Located in Central America, El Salvador has the advantage of being well-positioned to both the North and Central American markets. Its close proximity to the United States provides a competitive edge over China, as goods can be produced and transported at a faster rate. Apart from that, the country is also situated close to capital cities from which 70 per cent of regional commerce takes place.
El Salvador is one of Latin Americas country that is able to boast an established democracy and open trade system that enables more foreign trade and greater global competitiveness for the region.
The 2005 Index of Economic Freedom ranked El Salvador as the second freest economy in Latin America and in the 2004-2005 Global Competitiveness Report by the World Economic Forum, the country was listed as the fourth most competitive country in Latin America and 53rd out of 104 economies in the world.
The El Salvadorian economy focuses on advancing the countrys macroeconomic fundamentals so as to promote competition and international integration into the economy. This is partially enabled by the government-offered incentives which includes incentives that support and encourage investor operations in the free zones. El Salvadors national investment promotion agency PROESA provides a specialized office that helps advise investors and provides technical support while the National Investors Office sees to the legal processes that are essential for investments in the country.
Having a centralized distribution centre, El Salvador is on its way to becoming the Distribution Hub of Central America. This means having world-class infrastructure and technology to allow the frequent storage and transport of large quantities of goods.
El Salvador also has a modern international airport as well as paved high ways that connect airports and ports. Investments are being vested in the maintenance of rural roads, highways, bridges, urban streets and overpasses.
The country is constructing a deep-sea port in La Union. This will be the second largest port in Panama and a fast overland route will connect it to the Atlantic.
El Salvador house several Free Trade Zones (FTZ) and Depots for Active Improvements (DAI), which are both responsible for fostering trade and investment in the country. At FTZ locations, firms can import or re-export goods with low or no duties, taxes, or other fees associated with importing. DAIs, previously known as Bonded Areas, contain special customs treatment where merchandise bought for re-export purposes, is received without payment of duties and taxes.
Electricity is one of the is the leading most developed sector in the countrys infrastructural system. Private companies in from North and South America have stakes in their electricity companies.
Telecommunications in the country is also growing, with the availability of direct dialing, cellular service, high-speed Internet, fax and telex services. Access to international phone services are also possible.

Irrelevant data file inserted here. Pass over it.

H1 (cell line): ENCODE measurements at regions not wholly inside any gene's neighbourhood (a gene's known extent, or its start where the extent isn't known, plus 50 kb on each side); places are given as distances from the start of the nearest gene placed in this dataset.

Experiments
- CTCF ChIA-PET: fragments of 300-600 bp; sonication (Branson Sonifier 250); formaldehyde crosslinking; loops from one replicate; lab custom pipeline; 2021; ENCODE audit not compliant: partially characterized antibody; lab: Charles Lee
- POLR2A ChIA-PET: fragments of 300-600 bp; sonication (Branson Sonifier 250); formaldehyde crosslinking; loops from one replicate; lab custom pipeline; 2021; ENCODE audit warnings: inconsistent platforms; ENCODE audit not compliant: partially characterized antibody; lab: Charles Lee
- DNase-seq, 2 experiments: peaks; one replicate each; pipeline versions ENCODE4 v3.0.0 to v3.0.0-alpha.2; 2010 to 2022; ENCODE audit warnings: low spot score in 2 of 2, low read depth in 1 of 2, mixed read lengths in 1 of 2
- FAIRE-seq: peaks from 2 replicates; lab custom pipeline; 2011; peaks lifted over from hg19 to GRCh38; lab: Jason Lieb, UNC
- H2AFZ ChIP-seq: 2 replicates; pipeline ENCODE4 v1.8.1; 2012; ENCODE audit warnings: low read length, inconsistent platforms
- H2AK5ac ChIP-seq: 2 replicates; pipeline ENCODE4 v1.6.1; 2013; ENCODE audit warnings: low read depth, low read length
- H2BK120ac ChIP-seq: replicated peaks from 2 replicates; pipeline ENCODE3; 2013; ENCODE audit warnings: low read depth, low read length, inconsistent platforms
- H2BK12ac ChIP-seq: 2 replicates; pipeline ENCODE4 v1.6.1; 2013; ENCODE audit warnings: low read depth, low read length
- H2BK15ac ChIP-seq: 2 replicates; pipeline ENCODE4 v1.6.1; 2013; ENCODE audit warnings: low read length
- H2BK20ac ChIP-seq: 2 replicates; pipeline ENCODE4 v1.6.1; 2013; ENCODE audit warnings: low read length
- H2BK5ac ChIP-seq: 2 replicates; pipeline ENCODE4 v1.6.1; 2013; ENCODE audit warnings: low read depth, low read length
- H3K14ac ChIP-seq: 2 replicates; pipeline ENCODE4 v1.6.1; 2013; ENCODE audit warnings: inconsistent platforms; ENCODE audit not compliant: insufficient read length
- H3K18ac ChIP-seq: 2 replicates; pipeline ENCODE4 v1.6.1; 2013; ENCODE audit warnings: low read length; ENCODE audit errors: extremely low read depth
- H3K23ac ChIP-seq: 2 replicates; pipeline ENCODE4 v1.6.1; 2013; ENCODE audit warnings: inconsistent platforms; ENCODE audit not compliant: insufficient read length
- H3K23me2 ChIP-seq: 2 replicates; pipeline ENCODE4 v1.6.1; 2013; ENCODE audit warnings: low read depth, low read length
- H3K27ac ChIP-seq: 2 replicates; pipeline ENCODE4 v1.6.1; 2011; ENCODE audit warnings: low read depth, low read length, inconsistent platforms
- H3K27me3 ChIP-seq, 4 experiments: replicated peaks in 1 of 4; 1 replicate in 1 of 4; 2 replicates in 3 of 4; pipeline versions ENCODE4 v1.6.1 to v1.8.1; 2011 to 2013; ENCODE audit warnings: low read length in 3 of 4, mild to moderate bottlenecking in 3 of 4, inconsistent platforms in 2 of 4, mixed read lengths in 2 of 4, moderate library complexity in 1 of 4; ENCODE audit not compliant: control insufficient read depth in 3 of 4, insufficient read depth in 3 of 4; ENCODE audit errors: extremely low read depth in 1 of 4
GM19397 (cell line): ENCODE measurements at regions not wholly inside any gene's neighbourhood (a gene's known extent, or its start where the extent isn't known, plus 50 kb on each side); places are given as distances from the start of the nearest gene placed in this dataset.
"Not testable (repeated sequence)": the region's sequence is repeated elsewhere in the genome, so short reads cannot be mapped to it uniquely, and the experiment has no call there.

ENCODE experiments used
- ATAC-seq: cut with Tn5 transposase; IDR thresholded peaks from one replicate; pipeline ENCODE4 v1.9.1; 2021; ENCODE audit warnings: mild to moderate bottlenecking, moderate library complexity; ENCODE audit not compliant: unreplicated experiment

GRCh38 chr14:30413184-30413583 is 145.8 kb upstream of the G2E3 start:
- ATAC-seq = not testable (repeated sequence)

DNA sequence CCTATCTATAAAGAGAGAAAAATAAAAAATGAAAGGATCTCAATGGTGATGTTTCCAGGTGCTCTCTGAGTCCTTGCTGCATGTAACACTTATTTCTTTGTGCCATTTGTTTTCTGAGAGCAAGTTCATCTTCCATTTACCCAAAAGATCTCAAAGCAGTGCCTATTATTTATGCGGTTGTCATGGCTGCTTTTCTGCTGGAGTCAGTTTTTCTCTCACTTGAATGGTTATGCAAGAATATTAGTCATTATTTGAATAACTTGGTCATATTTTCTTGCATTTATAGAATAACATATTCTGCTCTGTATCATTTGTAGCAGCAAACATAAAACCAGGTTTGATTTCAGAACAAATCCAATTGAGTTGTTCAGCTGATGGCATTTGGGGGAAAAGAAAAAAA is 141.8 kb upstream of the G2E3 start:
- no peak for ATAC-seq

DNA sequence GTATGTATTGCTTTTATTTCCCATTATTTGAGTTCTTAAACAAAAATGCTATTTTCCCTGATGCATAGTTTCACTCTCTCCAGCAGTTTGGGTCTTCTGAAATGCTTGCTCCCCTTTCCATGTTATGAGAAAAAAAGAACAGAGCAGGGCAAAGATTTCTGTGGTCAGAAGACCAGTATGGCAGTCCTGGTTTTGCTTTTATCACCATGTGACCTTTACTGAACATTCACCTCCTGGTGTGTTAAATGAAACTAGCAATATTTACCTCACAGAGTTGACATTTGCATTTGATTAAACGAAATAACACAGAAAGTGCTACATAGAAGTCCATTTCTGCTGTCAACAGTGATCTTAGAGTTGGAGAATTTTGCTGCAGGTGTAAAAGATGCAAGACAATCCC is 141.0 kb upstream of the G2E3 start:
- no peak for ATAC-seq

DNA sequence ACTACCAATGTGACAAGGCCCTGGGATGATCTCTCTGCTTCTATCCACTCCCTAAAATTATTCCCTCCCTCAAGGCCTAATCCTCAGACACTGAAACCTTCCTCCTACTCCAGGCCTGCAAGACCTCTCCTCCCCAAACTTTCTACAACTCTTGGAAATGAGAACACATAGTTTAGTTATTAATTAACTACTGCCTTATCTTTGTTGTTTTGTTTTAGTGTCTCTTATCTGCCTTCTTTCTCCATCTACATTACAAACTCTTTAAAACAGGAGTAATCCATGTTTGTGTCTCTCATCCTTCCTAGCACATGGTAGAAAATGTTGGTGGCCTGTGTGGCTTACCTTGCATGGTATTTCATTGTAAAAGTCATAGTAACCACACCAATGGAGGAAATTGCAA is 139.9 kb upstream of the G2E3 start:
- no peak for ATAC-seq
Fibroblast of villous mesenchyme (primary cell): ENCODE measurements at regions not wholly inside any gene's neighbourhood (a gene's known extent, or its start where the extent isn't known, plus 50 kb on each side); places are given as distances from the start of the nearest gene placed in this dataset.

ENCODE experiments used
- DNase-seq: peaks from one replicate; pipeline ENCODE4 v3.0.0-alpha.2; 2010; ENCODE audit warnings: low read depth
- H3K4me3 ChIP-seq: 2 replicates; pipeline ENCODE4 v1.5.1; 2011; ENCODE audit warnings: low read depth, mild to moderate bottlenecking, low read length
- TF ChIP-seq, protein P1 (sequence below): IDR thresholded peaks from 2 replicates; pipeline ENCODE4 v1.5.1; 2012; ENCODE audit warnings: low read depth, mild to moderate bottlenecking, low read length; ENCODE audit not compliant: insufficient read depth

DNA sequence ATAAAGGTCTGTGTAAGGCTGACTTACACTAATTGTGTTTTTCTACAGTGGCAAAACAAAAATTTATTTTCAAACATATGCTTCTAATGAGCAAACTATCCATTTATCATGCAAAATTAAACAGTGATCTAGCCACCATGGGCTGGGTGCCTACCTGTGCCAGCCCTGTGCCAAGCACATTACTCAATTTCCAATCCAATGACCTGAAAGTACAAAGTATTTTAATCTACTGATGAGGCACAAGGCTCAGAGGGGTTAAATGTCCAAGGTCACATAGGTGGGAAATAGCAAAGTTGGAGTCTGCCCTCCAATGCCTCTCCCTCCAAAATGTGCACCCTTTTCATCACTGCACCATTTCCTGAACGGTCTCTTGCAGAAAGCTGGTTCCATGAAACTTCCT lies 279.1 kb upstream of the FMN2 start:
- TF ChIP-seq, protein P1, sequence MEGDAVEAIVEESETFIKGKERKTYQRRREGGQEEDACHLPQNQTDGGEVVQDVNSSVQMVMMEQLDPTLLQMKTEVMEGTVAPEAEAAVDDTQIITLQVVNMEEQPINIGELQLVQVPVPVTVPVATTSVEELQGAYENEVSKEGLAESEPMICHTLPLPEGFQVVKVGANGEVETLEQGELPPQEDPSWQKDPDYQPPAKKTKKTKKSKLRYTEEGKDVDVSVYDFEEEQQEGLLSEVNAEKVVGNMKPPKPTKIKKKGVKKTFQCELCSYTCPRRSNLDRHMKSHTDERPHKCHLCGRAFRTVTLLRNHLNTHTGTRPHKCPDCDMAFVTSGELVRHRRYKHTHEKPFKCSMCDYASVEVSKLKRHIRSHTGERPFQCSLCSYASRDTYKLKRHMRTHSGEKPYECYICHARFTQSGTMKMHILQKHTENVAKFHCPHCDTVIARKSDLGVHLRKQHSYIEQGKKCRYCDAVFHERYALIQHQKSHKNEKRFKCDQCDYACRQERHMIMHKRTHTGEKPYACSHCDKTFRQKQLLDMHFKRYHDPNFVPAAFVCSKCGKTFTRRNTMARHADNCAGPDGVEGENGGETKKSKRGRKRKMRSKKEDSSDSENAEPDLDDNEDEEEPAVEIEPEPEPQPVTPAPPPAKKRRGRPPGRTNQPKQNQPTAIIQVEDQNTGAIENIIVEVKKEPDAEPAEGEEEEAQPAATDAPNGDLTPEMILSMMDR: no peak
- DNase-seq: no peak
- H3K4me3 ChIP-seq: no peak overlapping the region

Apart from the its location, potential investment areas and infrastructure, El Salvador also has a committed workforce.
“The human quality of our people makes our work force a very special one, so special that the Salvadoran labor force is recognized throughout the region and the world,” says Patricia Figueroa, Executive Director of PROESA. El Salvadorian workers are known worldwide for their productivity, loyalty and their strong work ethic.
The countrys education focus can be observed in the number of students and graduates that the country generates. About 110 000 students enroll at universities each year. With 5000 students graduating with technical degrees per year, it has a strong technical base.
Salvadorans in 2004 elected businessmen Elias Antonio Saca, 40, as president and economist Ana Vilma de Escobar as vice president.
The country is still regaining its footing after a 12-year civil war that claimed 75,000 lives before its end in 1992.
They won 58 percent of the vote representing the ARENA party. The party was founded in 1981 by the late Roberto D’Aubuisson, whom a truth commission blamed for the 1980 assassination of Roman Catholic Archbishop Oscar Romero.
Escobar and other government officials traveled to South Carolina this week to seek investments, while S.C. officials sought chances for exporting products to the country. She was in Columbia on Tuesday.
AI: What are the greatest growth opportunities for El Salvador?
Patricia Figueroa: The biggest challenge we have in El Salvador now is economic growth. We have succeeded in stabilizing the country politically.
AI: What areas of the economy do you expect to expand, and what are you hoping to find in your visits here?
Patricia Figueroa: We have identified strategic sectors. The first one is logistics and distribution. … Textiles is also one of the most important sectors. We presently have 90,000 jobs in that. We’re seeking investments in textile mills to produce the fabric that we’re currently importing. We’re importing about 90 percent of the fabric we use in the region, so there’s a big opportunity there.
AI: This is 25 years since the death of Archbishop Oscar Romero and more than a decade since the civil war ended. How has the country changed in terms of the social inequalities that existed 25 years ago?
Patricia Figueroa: We are convinced that in order to maintain political and economic stability, the social stability is at the base. … President Saca has launched an important educational program and health program which is being funded with a tax based on liquor, cigarettes and beer. … In the last 15 years, GDP (gross domestic product) has doubled, and we have succeeded in lowering poverty levels 30 points.